While limited data on the 6MWT was available prior to ERT, deterioration in the slope post ERT was seen—the patients’ 6MWT was declining by 11.6 m per year (P<0.0001) as indicated by the detailed fitted line after ERT initiation (Figure 3E).

Summary of results of clinical findings

The mean age at diagnosis was 43.6 years (SD ±15.8), ranging from 11 to 65 years, and a mean lag time before diagnosis was 14.06 years (SD ±9.31). The mean age at ERT initiation was 47 years (SD ±14.35), ranging from 12 to 66. The most common pathogenic variant observed was c.-32-13T>G splicing variant detected in 16/36 alleles (44.4%) in 16/18 compound heterozygotes in 14 families. We report four novel mutations in trans with the c.-32-13T>G splicing variant associated with late onset Pompe disease. In our cohort 3/18 (16.7%) developed cardiomyopathy which improved with ERT. One male with the novel mutation c.1594 G>A had a cerebral aneurysm at the age of 42 years. Scoliosis was seen in 5/18 of the patients (28%). Tinnitus and hearing loss were noted in seven individuals (38.9% respectively). BiPAP is being used by 12 individuals (66.7%), additionally one individual had a tracheostomy and was ventilator and wheelchair dependent. One female with a severe infusion reaction and high antibody titers was treated successfully with a desensitization regimen (5.6%). One male had testicular cancer that was responsive to chemotherapy and Graves’ disease.


This study reports the clinical variations and genotypes in 18 adult Pompe patients, and response to the initiation of ERT over a period of 25–90 months. We found that the mean age at diagnosis was 43.61 years with a mean diagnostic delay/lag time interval of 14.06 years. On average, patients in our cohort were diagnosed at a later stage than those reported in other studies (12,43). This delay, however, is now being addressed by newborn screening in many states.

The prevalence of scoliosis in our cohort (5/18, 27.78%) is comparable to the 24.8% (87/251) (44) and 23% (22/94) (45) found in other studies.

A higher incidence of the use of walking aids (9/18, 50%) was observed in our cohort compared to the incidences of 15% (14/94) (45), 38% (23/60) (25) and 54.5% (12/22) (46) reported in other studies. Similarly, we also observed higher incidence of respiratory support use in our patients (13/18, 72.2%) compared to that reported in other studies, 29% (27/94) (45), 33% (23/60) (25) and 40.1% (9/22) (46).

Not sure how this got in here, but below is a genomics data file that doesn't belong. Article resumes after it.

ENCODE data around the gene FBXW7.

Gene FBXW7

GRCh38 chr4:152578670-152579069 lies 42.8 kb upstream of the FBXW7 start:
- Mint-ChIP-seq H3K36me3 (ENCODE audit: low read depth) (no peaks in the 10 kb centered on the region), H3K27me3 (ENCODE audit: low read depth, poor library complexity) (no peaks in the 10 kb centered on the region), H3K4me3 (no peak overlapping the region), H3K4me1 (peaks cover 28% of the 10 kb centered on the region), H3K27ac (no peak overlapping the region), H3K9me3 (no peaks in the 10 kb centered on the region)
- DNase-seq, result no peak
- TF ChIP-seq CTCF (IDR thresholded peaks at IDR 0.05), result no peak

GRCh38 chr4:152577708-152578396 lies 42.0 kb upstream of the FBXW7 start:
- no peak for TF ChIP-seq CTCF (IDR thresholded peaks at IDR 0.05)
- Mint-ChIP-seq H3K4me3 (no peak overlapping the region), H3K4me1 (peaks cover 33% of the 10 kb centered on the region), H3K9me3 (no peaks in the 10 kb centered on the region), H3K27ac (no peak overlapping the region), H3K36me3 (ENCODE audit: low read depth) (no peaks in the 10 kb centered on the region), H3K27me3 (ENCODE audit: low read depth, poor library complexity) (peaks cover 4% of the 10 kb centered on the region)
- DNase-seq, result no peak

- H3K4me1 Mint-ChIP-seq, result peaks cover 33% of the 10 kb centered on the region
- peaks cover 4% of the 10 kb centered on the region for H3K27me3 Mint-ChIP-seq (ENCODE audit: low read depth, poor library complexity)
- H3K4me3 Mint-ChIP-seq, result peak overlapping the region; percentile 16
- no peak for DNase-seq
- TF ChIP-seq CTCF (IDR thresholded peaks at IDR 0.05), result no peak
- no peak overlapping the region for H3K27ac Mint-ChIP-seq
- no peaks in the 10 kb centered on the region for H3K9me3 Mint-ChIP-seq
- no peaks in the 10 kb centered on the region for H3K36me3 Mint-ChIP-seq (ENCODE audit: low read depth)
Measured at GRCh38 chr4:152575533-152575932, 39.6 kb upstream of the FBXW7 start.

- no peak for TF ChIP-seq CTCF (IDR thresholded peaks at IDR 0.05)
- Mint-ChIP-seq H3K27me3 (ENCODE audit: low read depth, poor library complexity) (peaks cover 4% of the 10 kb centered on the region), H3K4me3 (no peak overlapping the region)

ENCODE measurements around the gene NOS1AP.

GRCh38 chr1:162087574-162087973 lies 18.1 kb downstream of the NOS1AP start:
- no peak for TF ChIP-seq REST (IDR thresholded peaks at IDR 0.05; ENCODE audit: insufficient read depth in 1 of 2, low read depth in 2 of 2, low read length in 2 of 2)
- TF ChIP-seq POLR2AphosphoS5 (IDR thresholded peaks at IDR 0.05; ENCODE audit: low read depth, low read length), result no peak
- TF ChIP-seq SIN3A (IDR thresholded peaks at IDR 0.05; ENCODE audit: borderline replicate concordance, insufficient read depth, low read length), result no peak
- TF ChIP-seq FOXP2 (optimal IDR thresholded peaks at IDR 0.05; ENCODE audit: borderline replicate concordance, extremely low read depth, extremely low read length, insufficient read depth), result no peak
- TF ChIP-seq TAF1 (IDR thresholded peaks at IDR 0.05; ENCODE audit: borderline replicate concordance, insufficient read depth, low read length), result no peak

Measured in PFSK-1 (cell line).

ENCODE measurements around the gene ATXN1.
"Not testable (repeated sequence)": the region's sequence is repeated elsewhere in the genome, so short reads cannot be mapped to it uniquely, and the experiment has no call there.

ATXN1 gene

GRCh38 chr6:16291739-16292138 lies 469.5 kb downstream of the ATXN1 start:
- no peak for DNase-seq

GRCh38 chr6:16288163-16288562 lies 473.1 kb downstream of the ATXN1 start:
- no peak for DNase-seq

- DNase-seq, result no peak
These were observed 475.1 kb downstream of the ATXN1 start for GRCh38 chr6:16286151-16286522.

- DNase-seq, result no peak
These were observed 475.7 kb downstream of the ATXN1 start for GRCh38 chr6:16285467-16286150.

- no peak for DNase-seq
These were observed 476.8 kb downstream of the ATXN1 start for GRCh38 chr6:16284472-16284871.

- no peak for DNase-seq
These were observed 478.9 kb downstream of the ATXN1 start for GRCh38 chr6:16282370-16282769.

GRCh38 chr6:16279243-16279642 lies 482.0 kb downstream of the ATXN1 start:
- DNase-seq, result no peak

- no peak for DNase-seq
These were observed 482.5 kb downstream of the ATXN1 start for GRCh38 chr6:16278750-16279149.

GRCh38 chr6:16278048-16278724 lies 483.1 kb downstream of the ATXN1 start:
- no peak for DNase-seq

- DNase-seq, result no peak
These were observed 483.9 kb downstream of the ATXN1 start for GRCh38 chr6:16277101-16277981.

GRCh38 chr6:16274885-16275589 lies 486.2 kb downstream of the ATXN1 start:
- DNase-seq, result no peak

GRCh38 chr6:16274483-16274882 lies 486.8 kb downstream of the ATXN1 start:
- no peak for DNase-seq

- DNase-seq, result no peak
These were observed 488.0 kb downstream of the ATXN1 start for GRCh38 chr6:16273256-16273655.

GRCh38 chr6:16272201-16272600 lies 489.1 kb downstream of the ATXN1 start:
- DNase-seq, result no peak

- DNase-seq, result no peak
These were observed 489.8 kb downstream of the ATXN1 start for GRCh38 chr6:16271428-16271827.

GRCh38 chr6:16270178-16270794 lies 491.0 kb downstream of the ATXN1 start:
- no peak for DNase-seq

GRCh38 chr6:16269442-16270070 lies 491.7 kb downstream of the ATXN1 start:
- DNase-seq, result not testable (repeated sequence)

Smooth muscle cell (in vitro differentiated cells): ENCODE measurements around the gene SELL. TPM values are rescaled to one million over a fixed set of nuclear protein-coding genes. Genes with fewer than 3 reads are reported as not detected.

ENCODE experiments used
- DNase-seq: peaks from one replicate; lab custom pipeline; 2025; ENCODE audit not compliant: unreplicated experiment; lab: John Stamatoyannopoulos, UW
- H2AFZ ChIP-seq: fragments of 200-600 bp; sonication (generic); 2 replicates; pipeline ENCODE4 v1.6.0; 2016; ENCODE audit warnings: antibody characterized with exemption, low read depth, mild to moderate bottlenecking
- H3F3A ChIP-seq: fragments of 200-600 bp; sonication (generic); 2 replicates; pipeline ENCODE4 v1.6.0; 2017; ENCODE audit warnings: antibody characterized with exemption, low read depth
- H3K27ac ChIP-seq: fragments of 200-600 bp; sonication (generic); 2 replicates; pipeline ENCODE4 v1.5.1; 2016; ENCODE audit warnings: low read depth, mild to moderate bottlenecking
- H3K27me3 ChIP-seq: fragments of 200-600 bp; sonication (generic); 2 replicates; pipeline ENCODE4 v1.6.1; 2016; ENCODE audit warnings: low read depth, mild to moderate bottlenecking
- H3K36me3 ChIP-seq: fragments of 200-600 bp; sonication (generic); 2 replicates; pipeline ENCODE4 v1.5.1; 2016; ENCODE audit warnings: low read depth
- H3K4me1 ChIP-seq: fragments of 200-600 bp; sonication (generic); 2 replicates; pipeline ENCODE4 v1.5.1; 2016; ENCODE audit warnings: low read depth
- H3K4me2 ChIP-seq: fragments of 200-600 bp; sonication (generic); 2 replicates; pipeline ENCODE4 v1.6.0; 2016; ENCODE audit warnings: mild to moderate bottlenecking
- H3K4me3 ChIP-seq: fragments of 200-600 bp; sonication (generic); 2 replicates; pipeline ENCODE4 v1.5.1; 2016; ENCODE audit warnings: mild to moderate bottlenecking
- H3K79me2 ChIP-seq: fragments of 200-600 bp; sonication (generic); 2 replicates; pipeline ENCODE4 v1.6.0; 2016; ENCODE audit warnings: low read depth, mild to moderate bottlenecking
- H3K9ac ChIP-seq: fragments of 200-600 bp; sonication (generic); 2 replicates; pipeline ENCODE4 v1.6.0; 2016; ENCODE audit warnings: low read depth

We report mild cardiomyopathy in 3/18 patients (16.7%), 2 having the common c.-32-13T>G variant. Our observation supports a recent study noting that severe cardiomyopathy is rare in patients with late-onset Pompe disease especially with the common c.-32-13T>G variant (47); all three patients showed improvement with ERT indicating that unlike the skeletal muscle, cardiac muscle is responsive to ERT. Nevertheless, we recommend regular surveillance for the cardiac manifestations of Pompe disease because of the 17% incidence of cardiomyopathy in our population.

We report one patient with a cerebral aneurysm at 42 years, which was successfully treated with a Penumbra coil placement. Cerebral arteries have been previously found to be affected by Pompe disease, and cerebral aneurysms are a complication. Subarachnoid hemorrhage secondary to rupture of the MCA aneurysm was reported in a 50-year-old man with late-onset Pompe disease. The patient was admitted for an acute onset of severe occipital thunderclap headache. His aneurysm was successfully clipped, and the patient had no neurological deficit on discharge (48). On review of the literature four late-onset Pompe patients with the c.-32-13T>G allele were reported with basilar artery dolichoecstasia or internal carotid dilatative arteriopathy (49). In a recent study, 16/23 infantile patients (70%) had ventricular enlargement and/or extra-axial cerebrospinal fluid accumulation at baseline neuroimaging; delayed myelination was detected in two of them. Follow-up neuroimaging (n=8) after 6–153 months showed marked improvement, with normalization of the baseline changes (50). However, two of three patients imaged after age 10 years demonstrated white matter changes, and one was noted to have a basilar artery aneurysm (50). More recently 13/21 patients (62%) showed intracranial arterial abnormalities of whom: 9.5% showed an unruptured intracranial aneurysm and 47% had a vertebrobasilar dolichoectasia (12). We also recommend surveillance by regular neuroimaging using computed tomography angiography (CTA) or magnetic resonance angiography (MRA) for cerebrovascular malformations in order to avoid sub-arachnoid hemorrhages.

We report one patient who was diagnosed with testicular cancer in his teens who was treated with excision and chemotherapy. We are aware of one other young male with Pompe syndrome with testicular cancer who has also responded well to standard treatment (personal communication with VK). To our knowledge, the association with testicular cancer has not been previously reported. Interestingly, a Pompe patient has been reported with thymic neuroendocrine carcinoma (51) and another patient, treated with ERT, was reported with a benign muscle lingual pseudohypertrophy (52). While the extent of the relationship between Pompe disease and the risk for malignancies is unknown, another lysosomal storage disorder, Gaucher disease, has long been associated with cancer, specifically multiple myeloma and lymphoma (53,54). Larger studies may determine if there is an increased risk for testicular malignancy or other types of malignancies in Pompe disease.